Turku Cathedral is the mother church of the Evangelical Lutheran Church of Finland, and Finland's national shrine. It is also the seat of the Archbishop of Finland.
When we visited the Cathedral some people sang prayer song for Easter.
It's a complex of two museums: Aboa Vetus is a museum of history and archaelogy and Ars Nova is a museum of contemporary art.
Aboa Vetus illuminates the lifes of ordinary citizens in Turku and in Finland over the centuries.There is for example a multimedia show telling how Turku's city profile has changed over the centuries and who has lived in the houses on the site. The museum is build around an excavated medieval city block, so you can find the cobblestone streets and arched cellars inside the museum.
Ars Nova is located on two floors of the old Retting Palace. There are collections of the works of 20th century Finnish and foreign artists. There are for example Picasso's works. There are periodical exhibitions also introducing the hottest new names in the scene.
For adults the ticket is 8 €. If you have IATA Travel Agents ID Card you will get 50 % of the etrance fee.
Turku cathedral is claimed to be the oldest church in mainland Finland. The church is also the main church of Finnish Lutheran Church and national shrine of the country.
As most of the old cathedrals, it has been built in several stages. The oldest parts date back to 13th century and the latest additions were made 1870. The cathedral was renovated in 1979.
The church is still being used in ceremonies, so you may not be able to stroll freely inside. But if you can, check out the graves, statues and coat of arms of aristocratic families -- usually not found in Finnish churches.
There is also a museum and café in the cathedral.
The 700 years old cathedral of Turku is considered as the most valuable monument of finnish architectural history. It is also the mother church of the Evangelical Lutheran Church of Finland. Its construction began in the 13th century, when Turku started to emerge as the most important trading centre in Finland. The Bishop of the Diocese was then transferred to Turku, and the cathedral still is now the seat of the Archbishop of Finland.The inside has been restorated after the Great Fire of Turku (1827).
Another place I really want to see next time! The two museums in the old Rettig family palace came second in the European Museum of the Year awards 1997. Ars Nova shows you 20th century art, but what really tempts me is the Aboa Vetus, which shows Turku as it looked in medieval days. As the palace was renovated in the early 1990s, medival remains were found underneath, and carefully, a whole block was excavated and can now be seen.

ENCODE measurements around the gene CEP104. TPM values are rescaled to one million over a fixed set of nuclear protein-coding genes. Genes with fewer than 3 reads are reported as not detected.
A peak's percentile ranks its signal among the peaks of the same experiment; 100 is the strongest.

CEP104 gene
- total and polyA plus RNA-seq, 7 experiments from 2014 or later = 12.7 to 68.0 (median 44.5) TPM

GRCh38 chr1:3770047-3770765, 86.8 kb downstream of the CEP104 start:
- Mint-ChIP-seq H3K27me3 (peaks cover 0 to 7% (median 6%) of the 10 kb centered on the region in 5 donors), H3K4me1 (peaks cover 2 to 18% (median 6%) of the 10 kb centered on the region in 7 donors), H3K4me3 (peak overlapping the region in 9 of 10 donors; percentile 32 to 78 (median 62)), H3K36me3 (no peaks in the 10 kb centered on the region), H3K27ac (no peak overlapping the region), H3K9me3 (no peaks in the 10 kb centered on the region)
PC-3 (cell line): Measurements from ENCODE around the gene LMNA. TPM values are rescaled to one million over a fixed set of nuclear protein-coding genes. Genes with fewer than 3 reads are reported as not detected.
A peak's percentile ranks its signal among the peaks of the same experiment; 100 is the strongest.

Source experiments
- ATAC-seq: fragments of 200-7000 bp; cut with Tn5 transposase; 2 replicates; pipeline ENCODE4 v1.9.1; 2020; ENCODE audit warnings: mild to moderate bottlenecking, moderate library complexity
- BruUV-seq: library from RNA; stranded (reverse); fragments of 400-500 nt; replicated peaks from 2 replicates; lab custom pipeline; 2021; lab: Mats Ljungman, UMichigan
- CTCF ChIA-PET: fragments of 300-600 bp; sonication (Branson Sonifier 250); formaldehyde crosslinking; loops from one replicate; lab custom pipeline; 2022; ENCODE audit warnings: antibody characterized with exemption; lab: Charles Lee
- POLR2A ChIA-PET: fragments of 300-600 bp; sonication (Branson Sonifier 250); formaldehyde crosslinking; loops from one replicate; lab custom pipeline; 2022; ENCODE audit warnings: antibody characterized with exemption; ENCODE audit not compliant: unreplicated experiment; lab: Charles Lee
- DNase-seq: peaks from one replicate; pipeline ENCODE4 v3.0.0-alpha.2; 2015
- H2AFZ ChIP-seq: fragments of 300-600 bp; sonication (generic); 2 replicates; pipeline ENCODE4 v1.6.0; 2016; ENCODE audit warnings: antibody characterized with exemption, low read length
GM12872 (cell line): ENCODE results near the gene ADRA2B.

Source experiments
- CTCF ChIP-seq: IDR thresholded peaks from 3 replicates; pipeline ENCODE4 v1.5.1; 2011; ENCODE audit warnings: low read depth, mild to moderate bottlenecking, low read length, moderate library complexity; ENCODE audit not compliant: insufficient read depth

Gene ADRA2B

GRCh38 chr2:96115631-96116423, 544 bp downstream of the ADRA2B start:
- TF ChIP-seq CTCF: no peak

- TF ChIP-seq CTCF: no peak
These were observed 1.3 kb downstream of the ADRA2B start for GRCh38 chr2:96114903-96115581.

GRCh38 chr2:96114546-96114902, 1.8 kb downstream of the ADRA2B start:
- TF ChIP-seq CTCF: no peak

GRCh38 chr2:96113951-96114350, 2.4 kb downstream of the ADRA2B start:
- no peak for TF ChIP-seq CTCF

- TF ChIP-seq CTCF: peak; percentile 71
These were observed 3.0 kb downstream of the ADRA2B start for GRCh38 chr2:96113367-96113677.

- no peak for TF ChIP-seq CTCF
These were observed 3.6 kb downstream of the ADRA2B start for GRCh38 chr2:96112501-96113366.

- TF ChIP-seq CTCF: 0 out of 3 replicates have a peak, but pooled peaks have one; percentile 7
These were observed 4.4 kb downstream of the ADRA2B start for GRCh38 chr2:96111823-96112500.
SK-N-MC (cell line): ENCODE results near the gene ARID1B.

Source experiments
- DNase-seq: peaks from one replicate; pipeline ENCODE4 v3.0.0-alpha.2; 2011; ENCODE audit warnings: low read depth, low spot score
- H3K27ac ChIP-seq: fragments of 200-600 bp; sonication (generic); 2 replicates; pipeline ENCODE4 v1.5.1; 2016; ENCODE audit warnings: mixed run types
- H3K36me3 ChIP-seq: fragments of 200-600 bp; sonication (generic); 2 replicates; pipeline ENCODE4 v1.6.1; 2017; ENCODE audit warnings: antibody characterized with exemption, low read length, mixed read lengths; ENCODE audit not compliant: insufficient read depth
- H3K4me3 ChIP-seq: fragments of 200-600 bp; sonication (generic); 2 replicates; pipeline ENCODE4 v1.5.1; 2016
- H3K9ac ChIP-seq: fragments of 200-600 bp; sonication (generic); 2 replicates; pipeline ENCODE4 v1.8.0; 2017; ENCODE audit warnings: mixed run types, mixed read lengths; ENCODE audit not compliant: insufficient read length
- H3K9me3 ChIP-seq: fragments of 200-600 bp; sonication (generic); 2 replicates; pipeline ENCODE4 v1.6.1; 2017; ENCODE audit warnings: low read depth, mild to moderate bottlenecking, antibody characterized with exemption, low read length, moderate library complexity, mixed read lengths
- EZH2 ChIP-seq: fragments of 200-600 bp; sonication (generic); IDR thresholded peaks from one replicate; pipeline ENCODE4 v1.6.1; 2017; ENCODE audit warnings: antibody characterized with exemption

Very important amongst Finnish ecclestiastical buildings, in fact the national cathedral. It was made a cathedral in the 14th century and today, you will wander around amongst years of Finnish history through the art and monuments in the cathedral. The museum inside (small fee) shows you items from medieval, catholic Finland, including silverware and altarpieces and you will find Swedish queen Karin Månsdotter buried here. Outside the cathedral, there is a nice cafe.
The wooden tall ship "Sigyn" found its last port of call at Aurajoki in Turku. Under Swedish flag she sailed over the world's oceans from 1887 to 1939. Today she is a museum ship and part of Forum Marinum, the maritime museum of Turku.
Just a few metres after you have passed the Sigyn you will get to another tall ship, the Suomen Joutsen (Finnish Swan). This one was built in France in 1902. It was used as a navy training ship until the second world war and then again from 1949 until the 80s. In 1991 the Suomen Joutsen was given to Turku and now serves as museum ship as part of the Forum Marinum.
This is the trip through the archipelago which we took - basically because we were too late to go on the other trip. It was a wonderful option though so I don't know if the other one would have been nicer ;)